ULTON J. SHEEN was adamantly opposed to teachers who kept the same class notes each year and simply “transferred” them to the students. He didn’t consider that teaching. Similarly, a major criticism I have regarding some of today’s liturgical blogs is their heavy reliance on “cut and paste.” I’ve never considered cut/paste to be a skill—computers make it so easy! Moreover, this also frequently leads to poor formatting, which is insulting to readers (in my humble opinion).
On this blog, we assiduously avoid a “cut and paste” mentality, but sometimes it’s necessary & appropriate. I do cut and paste a few excerpts below, promoting an important article published in 2010 by Susan Benofy:
* * Part 2 • The Day the Mass Changed — By Susan Benofy
Like many articles on the ADOREMUS website, the content is excellent, but the formatting is rather poor…and hard on the eyes. Susan provides fascinating details about the post-conciliar changes, and mentions three pivotal books:
A major part of the “Parish Worship Program” consisted of three books. No author was given for these volumes, but each book had a signed Preface and listed contributors to its composition. Father H.A. Reinhold wrote a preface to one volume, Father McManus wrote the preface to another. Fathers McManus, Clement McNaspy and Eugene Walsh were all listed among the contributors, as were representatives of two commercial music publishers: the Gregorian Institute of America (GIA) and World Library of Sacred Music (now WLP). Father Godfrey Diekmann’s ideas are evident in the program’s recommendations. One of the books—Priest’s Guide to Parish Worship—has an imprimatur dated 22 May 1964.
(Do any readers own those books? If so, please email me.)
Susan includes quotes like the following, by Msgr. Fred McManus in July of 1980:
The reformed eucharistic liturgy of the Roman rite is a most extraordinary and revolutionary accomplishment. After four centuries of increasing rigidity of text and form, almost overnight the Roman liturgy changed so notably that once familiar features of the preconciliar rite are now as remote to us as some obscure aboriginal ritual.
Susan juxtaposes the sentiments of McManus with the actual words of Vatican II:
There must be no innovations unless the good of the Church genuinely and certainly requires them; and care must be taken that any new forms adopted should in some way grow organically from forms already existing (Sacrosanctum Concilium §23).
Perhaps Susan’s most salient point is this one:
Archabbot Rembert Weakland insisted that liturgists were “attempting to restore the Proper to its rightful place,” even though he had previously admitted that the people had never sung the Proper.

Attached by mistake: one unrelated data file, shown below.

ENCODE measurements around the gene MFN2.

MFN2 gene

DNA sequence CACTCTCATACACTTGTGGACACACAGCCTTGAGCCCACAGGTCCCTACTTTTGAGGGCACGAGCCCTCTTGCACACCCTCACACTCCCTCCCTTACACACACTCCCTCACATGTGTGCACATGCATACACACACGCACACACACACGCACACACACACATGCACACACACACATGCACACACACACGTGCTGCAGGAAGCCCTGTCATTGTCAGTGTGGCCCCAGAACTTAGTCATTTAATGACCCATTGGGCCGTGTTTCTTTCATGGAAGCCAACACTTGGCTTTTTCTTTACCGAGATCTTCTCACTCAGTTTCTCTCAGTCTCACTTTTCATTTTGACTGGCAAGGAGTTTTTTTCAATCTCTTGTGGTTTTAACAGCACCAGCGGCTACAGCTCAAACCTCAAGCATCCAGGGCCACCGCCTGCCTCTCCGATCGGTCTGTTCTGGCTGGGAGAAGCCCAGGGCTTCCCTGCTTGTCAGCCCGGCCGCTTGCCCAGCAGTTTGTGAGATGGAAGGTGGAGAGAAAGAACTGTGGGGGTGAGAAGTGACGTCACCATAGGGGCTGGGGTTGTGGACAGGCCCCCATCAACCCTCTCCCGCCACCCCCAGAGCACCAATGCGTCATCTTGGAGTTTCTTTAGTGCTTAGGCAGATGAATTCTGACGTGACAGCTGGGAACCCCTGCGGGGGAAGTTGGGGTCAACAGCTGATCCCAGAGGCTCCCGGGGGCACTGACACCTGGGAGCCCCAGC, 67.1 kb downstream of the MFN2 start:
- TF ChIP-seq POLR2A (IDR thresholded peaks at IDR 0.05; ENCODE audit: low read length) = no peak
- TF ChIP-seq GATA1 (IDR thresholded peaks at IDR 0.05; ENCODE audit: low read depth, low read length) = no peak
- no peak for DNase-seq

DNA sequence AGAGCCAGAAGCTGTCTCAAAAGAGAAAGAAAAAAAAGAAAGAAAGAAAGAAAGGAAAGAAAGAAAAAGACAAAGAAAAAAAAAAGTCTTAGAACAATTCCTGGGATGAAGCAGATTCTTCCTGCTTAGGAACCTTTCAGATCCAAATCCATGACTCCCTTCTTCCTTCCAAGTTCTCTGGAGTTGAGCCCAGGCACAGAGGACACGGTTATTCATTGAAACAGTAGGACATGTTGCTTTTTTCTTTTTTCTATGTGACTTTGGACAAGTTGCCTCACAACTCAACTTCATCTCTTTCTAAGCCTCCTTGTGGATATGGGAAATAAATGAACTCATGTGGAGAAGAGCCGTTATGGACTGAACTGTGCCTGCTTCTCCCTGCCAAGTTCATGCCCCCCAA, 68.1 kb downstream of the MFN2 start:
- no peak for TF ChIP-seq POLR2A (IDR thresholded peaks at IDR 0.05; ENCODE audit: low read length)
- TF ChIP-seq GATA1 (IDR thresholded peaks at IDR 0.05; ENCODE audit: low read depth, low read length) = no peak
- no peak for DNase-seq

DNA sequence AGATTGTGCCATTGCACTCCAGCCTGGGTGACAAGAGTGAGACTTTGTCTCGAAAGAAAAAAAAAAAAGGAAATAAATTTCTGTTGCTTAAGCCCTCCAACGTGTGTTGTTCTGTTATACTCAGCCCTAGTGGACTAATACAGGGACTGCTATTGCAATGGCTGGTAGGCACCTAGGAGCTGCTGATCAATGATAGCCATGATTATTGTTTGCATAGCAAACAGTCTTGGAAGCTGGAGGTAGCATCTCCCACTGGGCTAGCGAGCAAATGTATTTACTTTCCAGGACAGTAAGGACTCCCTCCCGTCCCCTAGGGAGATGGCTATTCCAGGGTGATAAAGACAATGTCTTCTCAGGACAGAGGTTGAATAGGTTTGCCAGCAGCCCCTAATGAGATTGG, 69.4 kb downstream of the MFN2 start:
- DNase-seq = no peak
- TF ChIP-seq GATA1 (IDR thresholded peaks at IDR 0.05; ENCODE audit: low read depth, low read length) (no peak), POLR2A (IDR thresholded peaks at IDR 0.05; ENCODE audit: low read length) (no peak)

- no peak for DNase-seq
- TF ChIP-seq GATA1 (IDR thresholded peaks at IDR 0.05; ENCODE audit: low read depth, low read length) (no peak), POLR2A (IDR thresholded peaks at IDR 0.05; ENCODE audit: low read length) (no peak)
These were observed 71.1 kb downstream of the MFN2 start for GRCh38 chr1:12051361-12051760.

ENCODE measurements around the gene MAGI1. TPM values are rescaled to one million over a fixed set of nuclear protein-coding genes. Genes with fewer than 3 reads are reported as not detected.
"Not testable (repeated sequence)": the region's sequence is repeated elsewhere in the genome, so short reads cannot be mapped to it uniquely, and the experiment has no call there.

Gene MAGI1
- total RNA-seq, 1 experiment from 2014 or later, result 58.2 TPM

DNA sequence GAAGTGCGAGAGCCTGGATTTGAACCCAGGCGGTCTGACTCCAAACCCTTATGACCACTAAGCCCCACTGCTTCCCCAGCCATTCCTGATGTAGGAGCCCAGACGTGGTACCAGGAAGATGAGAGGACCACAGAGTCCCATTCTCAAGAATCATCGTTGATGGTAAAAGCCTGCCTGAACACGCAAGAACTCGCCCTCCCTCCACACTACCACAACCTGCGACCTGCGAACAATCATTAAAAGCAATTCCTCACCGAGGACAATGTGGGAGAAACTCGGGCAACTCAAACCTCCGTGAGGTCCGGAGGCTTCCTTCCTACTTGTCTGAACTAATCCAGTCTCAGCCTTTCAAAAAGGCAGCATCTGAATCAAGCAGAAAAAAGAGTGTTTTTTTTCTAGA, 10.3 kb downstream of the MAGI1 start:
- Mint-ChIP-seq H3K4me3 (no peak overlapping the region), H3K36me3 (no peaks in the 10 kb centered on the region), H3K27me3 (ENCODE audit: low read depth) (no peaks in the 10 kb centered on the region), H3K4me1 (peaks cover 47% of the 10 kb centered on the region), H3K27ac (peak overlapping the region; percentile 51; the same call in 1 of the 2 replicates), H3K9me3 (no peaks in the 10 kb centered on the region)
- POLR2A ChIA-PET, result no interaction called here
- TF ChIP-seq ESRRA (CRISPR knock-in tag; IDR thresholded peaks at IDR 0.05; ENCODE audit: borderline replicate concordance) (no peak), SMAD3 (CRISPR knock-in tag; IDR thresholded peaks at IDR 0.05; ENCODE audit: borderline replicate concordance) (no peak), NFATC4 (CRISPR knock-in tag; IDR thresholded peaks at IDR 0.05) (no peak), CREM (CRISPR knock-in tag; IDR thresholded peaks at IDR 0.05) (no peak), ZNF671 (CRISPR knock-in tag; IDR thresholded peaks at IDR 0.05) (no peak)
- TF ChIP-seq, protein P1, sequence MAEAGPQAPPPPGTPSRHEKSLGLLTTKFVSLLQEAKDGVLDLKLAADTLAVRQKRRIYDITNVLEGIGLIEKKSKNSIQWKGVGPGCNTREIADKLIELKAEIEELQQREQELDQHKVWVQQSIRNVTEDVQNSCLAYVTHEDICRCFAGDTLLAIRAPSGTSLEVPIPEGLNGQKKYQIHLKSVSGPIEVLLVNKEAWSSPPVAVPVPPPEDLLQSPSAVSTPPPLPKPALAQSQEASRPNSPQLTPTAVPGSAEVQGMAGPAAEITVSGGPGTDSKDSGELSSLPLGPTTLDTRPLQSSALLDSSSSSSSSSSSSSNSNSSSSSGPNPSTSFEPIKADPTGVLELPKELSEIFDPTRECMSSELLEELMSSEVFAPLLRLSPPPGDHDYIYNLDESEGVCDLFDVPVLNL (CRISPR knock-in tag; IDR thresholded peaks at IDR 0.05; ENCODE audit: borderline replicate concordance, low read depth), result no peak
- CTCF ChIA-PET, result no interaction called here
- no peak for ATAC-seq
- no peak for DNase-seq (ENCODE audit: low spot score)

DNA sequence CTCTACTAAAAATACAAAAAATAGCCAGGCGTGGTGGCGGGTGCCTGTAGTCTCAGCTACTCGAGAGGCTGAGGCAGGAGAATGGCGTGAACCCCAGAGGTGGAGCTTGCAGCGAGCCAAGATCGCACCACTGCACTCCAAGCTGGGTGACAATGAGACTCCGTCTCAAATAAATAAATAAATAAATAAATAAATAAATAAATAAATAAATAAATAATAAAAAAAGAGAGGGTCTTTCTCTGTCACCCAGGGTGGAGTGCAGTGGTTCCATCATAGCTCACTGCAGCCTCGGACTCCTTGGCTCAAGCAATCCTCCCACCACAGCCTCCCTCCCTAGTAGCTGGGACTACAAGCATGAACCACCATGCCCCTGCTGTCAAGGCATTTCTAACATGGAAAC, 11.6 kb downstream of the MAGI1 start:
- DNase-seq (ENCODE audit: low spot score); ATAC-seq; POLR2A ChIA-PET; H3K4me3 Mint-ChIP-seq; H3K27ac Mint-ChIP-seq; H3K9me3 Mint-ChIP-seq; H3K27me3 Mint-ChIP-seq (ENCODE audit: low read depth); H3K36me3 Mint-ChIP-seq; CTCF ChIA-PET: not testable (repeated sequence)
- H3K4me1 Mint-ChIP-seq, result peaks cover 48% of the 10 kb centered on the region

She goes on to say:
Note the basic points of the argument here. Some liturgists interpret the participation required by the Constitution to require participation of the congregation in the singing of the Proper. But this interpretation has no explicit basis in the Constitution; furthermore, it is contrary to historical practice, since the Propers were sung by choirs ever since they originated in the 6th or 7th century. These same liturgists contend that it is impossible for congregations to sing the existing Propers, or even anything that could reasonably be called a Proper. That is, congregations cannot learn new texts and music proper to each Sunday and Feast. Paradoxically, then, defense of the alleged “right” of the people to sing the Propers means that the Propers must change radically—effectively eliminated—in order that the people can sing something else during the time the Proper is supposed to be sung.
We’ve often mentioned ironies of the post-conciliar reforms. In an effort to get people to “sing the Mass, not sing at Mass” the actual texts of the Mass were de facto eliminated and replaced with non-liturgical texts. Vatican II wanted to add more optional Scripture readings, but the big publishing companies ended up limiting the options to increase their profit. These days, everyone simply uses whatever is in the missalette, because it’s easier that way.
I will not continue to cut/paste Susan’s article, except a final quote from the Manual (1964):
Although the plain chant is one of the priceless treasures, it is primarily the domain of the monastery; it has never been the actual treasure of the American parish. Our priests were “exposed” to it during the formative years of the seminary training, and occasionally a hard-working choirmaster has introduced it, but not without hard effort and even some opposition. There is no need to fear that the chant will be lost, for the monastery will preserve it, whereas the parish never really possessed it. For the monk, Latin will not prove a barrier to his understanding of the Church’s ceremonial; for the average parishioner, English will prove an invitation to an understanding of the worship of the Whole Christ that Latin could never give.
Don’t tell that to my former Pastor, whose rural parish in the 1940s sang with gusto Mass I, Mass II, Mass III, Mass IV, Mass VIII, Mass IX, Mass XI, and several others!